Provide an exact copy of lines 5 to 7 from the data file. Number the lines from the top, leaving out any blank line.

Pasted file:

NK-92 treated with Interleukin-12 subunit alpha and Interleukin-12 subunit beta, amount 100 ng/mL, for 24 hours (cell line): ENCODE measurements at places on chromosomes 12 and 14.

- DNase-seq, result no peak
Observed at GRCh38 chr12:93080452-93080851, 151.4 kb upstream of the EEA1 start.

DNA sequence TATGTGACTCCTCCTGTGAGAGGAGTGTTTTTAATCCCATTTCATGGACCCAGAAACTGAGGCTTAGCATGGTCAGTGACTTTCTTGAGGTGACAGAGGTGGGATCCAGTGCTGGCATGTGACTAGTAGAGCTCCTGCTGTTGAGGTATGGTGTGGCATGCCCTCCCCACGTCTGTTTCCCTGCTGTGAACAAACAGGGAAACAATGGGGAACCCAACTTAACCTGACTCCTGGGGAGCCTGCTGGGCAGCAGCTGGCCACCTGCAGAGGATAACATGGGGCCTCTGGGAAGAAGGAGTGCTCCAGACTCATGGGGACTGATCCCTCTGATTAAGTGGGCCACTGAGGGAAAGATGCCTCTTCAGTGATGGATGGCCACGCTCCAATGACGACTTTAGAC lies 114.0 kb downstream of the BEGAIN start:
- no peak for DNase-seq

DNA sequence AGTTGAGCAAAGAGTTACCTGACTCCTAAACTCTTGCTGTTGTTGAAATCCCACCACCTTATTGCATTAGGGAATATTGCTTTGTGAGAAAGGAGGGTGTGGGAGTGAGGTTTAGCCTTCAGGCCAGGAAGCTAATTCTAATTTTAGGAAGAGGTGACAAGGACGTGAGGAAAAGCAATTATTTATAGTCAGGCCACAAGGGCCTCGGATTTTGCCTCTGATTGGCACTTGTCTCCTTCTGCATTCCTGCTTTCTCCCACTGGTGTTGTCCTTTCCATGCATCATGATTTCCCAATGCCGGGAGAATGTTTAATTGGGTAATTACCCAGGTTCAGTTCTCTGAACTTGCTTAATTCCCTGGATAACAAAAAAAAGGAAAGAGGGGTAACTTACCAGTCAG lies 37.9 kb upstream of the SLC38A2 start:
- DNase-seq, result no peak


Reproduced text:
- no peak for DNase-seq

DNA sequence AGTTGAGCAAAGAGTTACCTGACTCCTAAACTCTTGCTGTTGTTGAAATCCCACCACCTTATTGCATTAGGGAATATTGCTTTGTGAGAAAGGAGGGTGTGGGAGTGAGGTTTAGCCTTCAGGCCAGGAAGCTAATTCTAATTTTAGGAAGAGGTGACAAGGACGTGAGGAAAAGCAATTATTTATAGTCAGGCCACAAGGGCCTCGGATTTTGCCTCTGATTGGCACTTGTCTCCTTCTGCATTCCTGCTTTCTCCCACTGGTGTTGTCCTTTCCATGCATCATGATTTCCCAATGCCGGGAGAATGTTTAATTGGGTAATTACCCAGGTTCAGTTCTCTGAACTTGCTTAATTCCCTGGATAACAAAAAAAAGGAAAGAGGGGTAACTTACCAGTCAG lies 37.9 kb upstream of the SLC38A2 start:
- DNase-seq, result no peak